The main complaint Republicans have about the White House is that it's obsessed with raising taxes. But the strangest thing about the ongoing fiscal cliff talks is how little revenue the White House is demanding.
The Simpson-Bowles plan, if enacted tomorrow, would increase taxes by $2.6 trillion over the next 10 years. The Domenici-Rivlin plan would increase taxes by about $1.6 trillion over the next 10 years.
Simpson-Bowles and Domenici-Rivlin are bipartisan plans. That is, in fact, the whole reason they exist. Both are the products of commissions formed with the single purpose of figuring out what Democrats and Republicans could agree on. In both cases, that middle ground includes a very large tax increase.
President Obama isn't a Republican politician co-chairing a bipartisan deficit-reduction project. He's a Democratic politician who just won a very big election. He's also a Democratic politician faced with the unusual and perhaps lucky prospect of $5.42 trillion in expiring tax cuts. To sharply raise taxes, he needs to do precisely nothing.
Some Republicans, including former Federal Reserve chairman Alan Greenspan and current New York Mayor Michael Bloomberg, have endorsed letting those tax cuts expire. Obama hasn't. Still, you would expect his offer to be much higher than anything contained in the bipartisan compromise proposals. But it isn't.
Obama's initial revenue goal in the talks was $1.6 trillion, about equal to Domenici-Rivlin, and far below Simpson-Bowles. His latest offer to House Speaker John Boehner called for $1.4 trillion. People familiar with the White House's thinking expect them to settle for something around $1.2 trillion.
Part of the reason, certainly, is that the White House is hemmed in by their pledge to resist tax increases on any family making less than $250,000 a year. The expiring tax cuts might raise more than $5 trillion. But only about $1 trillion of that comes from top earners. If the White House is to raise more than $1 trillion in taxes and keep their pledge, they need a policy compromise, not a wholesale expiration.
Still, the White House's relatively paltry revenue demands undermine the argument that the fiscal cliff is, for them, all about extracting the maximum level of revenue. The expiration of the Bush tax cuts presents a once-in-a-generation opportunity to sharply increase the amount of revenue the federal government takes in. For the most part, they're letting it go by. Obama's preferred level of revenue is closer to that of George W. Bush's tax code than to that of Bill Clinton's tax code.
The truth is, the White House wants a deficit deal for many reasons. They believe deficits are a problem. They want to move onto priorities like immigration reform. They're committed to securing more stimulus. They think the fiscal cliff and the debt ceiling could do enormous damage to the economy. They think the American people want compromise. They think that a major deficit-reduction deal will be crucial to Obama's legacy.
In the long-term, it's true that higher taxes are essential to the liberal project. More old people and continuously rising health-care costs mean that sustaining programs such as Medicare and Medicaid and Social Security will, in the coming decades, require much higher taxes than we've seen in recent decades. "In this context," writes Ross Douthat, "the White House’s quest to extract as much tax revenue as possible from the current negotiations looks less like an impediment to the rest of the president’s second term ambitions, and more like the sine qua non of his agenda as a whole."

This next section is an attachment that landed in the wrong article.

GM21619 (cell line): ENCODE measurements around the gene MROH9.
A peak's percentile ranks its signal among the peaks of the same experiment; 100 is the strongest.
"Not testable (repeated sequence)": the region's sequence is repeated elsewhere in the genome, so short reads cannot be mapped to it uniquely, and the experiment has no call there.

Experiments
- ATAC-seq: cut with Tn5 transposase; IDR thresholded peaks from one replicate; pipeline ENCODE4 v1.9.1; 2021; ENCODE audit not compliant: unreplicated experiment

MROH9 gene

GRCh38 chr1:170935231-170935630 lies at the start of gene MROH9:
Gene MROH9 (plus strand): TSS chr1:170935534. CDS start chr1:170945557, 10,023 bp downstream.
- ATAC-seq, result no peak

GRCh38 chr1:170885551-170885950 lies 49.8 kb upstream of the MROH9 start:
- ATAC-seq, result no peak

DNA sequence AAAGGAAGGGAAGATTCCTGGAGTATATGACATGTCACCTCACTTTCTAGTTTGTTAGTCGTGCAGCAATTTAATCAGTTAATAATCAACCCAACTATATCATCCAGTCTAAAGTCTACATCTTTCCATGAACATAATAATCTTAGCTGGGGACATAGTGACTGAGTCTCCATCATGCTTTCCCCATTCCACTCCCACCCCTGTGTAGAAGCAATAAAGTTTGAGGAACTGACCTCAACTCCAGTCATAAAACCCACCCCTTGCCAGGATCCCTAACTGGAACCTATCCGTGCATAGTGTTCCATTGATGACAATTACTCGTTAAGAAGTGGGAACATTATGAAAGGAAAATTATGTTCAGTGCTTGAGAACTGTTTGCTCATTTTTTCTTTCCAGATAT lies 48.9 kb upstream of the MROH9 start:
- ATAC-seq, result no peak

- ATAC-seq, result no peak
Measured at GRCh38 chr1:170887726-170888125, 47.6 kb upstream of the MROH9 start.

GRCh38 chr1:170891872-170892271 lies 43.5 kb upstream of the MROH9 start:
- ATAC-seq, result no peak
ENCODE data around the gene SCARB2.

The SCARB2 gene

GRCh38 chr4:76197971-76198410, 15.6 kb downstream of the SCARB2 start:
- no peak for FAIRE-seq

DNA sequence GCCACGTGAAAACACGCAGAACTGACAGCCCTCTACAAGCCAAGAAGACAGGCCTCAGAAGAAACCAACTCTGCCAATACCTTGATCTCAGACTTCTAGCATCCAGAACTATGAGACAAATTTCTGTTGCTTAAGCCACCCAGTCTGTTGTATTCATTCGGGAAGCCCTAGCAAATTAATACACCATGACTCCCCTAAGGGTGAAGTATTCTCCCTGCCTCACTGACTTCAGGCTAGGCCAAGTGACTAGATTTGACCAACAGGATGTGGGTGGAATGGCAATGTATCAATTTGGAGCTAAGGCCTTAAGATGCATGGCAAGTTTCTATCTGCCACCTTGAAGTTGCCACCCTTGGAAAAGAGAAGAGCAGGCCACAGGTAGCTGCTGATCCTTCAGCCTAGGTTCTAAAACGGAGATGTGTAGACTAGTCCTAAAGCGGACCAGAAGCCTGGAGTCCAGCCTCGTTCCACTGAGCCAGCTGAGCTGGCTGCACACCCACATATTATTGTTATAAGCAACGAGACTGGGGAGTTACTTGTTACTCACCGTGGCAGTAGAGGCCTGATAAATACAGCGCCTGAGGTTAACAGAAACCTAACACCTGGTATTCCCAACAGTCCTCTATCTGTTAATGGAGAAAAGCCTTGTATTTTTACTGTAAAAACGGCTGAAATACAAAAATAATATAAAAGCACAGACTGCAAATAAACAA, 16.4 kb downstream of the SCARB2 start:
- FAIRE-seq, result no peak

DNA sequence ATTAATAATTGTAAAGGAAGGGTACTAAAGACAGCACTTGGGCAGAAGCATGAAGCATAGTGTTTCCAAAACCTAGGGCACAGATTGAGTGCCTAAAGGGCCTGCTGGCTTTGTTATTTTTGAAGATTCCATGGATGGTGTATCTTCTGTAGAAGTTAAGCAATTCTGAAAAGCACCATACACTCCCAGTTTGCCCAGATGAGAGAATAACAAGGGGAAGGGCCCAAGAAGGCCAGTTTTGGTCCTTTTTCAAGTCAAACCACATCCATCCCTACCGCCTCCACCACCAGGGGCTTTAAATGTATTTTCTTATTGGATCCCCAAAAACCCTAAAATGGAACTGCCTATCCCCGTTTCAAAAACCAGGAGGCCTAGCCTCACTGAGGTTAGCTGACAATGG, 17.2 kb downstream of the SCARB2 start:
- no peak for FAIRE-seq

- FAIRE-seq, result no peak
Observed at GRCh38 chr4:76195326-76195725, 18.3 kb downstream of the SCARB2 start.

That may be true as a matter of budget math, but the White House doesn't see the expiration of the Bush tax cuts as a historic opportunity to lock in those revenues. They're just trying to get through the next decade or so. That's why they've settled on a level of revenues that they think politically achievable, but that's woefully below what we'll eventually need. It's also why, in 2011, they were willing to cut a deal that included only $800 billion in tax increases.
If the final tax hike comes in above the $1.2 trillion that insiders increasingly expect, it'll likely be because Republicans miscalculate. The GOP is increasingly committed to a strategy of going over the fiscal cliff — perhaps after giving up on the top Bush tax rates — and then restarting negotiations with the debt ceiling as the new, and much more dangerous, deadline. In that world, Obama would have pocketed somewhere between $800 billion and a trillion dollars in revenue, and that's before he even comes to a deal with the Republicans.
It's ludicrous to think the White House will — or even could — subsequently agree to a deal that's all spending cuts, and it's likely that Republicans will find themselves under enormous pressure to come to an agreement with the White House rather than set the global economy aflame. So it's easy to imagine another deal being struck that includes $800 billion or $1 trillion in further spending cuts alongside almost as much revenue delivered through tax reform.
Ironically, that revenue would come not because the White House is obsessed with raising taxes, but because Republicans are obsessed with not raising taxes, to the point that it's clouded their strategic thinking.